UC Berkeley archeologists have found a three-foot marble sculpture that they say may provide critical information about an important gap in the history of ancient Greece.
The bas-relief was discovered during a dig they supervised at the site of the 2,600-year-old Temple of Zeus and its 30,000-seat stadium in Nemea in southern Greece.
Stephen G. Miller, a classics professor at Berkeley, said it is important because it is one of the few that bridge two distinct types of Greek art.
The sculpture dating from 475 BC shows a man standing in bold relief and a seated woman whose form is virtually flat. The man is carved in the pattern of the Classical Period, for which Greece is best known, while the woman reflects the style of the Archaic Period preceding the Persian War.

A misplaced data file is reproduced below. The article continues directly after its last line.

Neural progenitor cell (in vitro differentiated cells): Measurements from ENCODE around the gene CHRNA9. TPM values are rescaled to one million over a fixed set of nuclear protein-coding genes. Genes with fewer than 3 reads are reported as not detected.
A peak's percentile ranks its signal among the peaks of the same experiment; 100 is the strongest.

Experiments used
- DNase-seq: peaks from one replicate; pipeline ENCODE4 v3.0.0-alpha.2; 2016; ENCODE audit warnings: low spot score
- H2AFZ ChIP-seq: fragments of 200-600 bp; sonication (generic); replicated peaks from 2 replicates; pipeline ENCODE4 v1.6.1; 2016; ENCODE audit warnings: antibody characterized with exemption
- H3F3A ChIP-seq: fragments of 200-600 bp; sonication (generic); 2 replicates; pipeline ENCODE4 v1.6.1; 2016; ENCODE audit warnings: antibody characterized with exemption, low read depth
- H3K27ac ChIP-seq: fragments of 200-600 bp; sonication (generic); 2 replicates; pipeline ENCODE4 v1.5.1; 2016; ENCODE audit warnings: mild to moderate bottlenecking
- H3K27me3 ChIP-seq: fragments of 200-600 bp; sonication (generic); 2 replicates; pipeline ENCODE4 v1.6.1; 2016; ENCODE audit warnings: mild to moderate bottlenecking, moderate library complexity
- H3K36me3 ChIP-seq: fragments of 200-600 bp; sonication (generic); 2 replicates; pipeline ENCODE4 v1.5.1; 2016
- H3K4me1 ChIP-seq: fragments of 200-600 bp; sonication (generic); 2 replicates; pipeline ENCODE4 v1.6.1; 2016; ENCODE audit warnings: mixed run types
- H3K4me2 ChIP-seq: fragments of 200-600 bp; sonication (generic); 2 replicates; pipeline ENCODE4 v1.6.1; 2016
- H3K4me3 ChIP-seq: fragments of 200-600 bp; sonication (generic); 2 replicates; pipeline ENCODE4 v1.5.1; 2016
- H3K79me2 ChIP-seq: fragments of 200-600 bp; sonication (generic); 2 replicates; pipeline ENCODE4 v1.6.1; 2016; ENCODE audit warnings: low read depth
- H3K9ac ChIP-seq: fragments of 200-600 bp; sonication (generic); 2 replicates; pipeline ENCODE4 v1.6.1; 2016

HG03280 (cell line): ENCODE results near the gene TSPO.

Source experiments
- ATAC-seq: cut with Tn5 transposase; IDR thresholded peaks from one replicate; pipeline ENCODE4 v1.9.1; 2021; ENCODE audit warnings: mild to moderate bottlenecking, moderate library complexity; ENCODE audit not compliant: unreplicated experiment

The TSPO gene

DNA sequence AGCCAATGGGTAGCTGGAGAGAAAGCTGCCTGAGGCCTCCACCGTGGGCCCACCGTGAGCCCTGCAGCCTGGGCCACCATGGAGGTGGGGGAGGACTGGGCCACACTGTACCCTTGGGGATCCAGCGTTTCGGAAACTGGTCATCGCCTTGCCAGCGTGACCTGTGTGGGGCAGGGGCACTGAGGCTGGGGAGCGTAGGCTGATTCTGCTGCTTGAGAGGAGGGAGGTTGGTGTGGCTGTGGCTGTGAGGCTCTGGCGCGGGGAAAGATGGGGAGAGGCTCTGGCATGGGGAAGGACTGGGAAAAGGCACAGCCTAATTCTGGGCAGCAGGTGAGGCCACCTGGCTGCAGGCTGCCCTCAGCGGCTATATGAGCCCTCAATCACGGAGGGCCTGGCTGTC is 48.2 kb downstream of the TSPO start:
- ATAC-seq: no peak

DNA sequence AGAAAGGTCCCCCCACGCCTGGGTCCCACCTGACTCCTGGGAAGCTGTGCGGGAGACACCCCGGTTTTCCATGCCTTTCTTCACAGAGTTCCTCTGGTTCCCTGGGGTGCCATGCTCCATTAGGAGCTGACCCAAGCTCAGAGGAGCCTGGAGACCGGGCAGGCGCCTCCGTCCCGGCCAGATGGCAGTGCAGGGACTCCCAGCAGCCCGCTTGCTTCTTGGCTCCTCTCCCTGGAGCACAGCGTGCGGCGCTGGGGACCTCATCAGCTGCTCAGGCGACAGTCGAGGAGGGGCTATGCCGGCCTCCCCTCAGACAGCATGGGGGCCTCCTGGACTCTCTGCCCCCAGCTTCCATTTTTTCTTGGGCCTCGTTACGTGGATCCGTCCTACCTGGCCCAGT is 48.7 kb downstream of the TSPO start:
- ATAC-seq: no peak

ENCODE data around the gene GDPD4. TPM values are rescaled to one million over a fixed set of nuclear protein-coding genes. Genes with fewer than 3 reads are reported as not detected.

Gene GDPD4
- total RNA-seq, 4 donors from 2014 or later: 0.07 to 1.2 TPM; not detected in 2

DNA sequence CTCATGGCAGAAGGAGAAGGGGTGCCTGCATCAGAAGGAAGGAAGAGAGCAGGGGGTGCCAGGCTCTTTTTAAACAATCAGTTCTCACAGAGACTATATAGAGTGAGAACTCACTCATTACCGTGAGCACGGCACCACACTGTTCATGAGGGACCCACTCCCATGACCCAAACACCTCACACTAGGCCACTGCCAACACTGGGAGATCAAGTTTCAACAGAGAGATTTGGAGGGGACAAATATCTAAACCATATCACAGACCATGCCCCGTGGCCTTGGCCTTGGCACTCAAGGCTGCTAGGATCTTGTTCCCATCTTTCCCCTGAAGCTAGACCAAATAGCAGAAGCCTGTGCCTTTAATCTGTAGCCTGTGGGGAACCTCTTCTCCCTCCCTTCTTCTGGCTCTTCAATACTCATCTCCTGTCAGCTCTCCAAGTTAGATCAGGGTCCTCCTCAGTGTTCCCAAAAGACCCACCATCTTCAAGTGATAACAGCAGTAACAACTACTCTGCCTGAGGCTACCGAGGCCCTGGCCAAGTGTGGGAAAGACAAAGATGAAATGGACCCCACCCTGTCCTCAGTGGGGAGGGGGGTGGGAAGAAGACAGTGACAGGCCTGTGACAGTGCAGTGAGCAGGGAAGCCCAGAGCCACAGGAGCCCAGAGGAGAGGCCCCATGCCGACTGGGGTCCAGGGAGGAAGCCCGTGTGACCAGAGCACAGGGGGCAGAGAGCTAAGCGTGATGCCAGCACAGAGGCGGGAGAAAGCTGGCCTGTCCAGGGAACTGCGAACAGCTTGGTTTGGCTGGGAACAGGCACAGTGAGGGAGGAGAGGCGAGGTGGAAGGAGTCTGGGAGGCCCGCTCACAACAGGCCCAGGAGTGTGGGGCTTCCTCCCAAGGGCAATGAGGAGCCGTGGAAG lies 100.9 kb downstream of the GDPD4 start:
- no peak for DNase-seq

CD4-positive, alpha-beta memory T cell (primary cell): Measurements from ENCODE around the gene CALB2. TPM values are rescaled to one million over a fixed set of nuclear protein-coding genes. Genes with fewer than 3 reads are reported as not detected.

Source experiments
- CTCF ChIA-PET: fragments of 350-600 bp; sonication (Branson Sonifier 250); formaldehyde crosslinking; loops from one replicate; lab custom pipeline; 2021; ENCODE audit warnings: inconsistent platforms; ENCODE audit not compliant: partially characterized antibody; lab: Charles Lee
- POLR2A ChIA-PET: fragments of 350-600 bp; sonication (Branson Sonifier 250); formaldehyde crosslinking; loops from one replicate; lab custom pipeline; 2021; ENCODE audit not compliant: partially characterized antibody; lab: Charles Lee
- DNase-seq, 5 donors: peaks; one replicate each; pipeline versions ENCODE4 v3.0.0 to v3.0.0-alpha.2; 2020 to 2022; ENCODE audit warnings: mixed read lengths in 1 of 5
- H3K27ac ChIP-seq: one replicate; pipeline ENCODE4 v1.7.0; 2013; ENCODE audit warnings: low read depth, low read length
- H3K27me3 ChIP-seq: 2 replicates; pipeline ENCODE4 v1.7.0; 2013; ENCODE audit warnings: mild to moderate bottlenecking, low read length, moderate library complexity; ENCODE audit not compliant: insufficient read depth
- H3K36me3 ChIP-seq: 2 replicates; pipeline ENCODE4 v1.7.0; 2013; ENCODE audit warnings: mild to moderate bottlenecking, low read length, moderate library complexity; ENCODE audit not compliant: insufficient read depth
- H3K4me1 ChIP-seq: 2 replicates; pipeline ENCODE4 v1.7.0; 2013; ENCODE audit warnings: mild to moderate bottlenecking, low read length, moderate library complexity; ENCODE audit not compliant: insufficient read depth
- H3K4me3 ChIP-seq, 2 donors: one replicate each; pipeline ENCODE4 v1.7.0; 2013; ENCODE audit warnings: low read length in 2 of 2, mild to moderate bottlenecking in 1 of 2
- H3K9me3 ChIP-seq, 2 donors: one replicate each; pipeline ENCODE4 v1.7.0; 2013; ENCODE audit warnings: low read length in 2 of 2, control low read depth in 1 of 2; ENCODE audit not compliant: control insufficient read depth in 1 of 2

"His weight rests on his left foot, which is a form of sophistication not found in Greek art until after the Persian War," Miller said. "The classical period began then and produced art that was extremely naturalistic--except that the subjects' warts were eliminated."
The discovery was made in November in an area where 10,000 objects (mostly small and insignificant) have been uncovered since the Nemea digs began in 1974. The site contained an ancient stadium that had been buried under 18 feet of earth. The stadium was a center for more than just athletic competition, Miller said.
"It was like a state fair, with people coming in by the tens of thousands from all over the Greek world, which extended to Asia, Africa and Sicily," he said. "Sculptors and painters were there to hawk their wares, and so were philosophers, peddlers and prostitutes."
Miller is on leave from UC while serving as director of the American School of Classical Studies in Athens. He was in Berkeley recently to lecture on Nemea.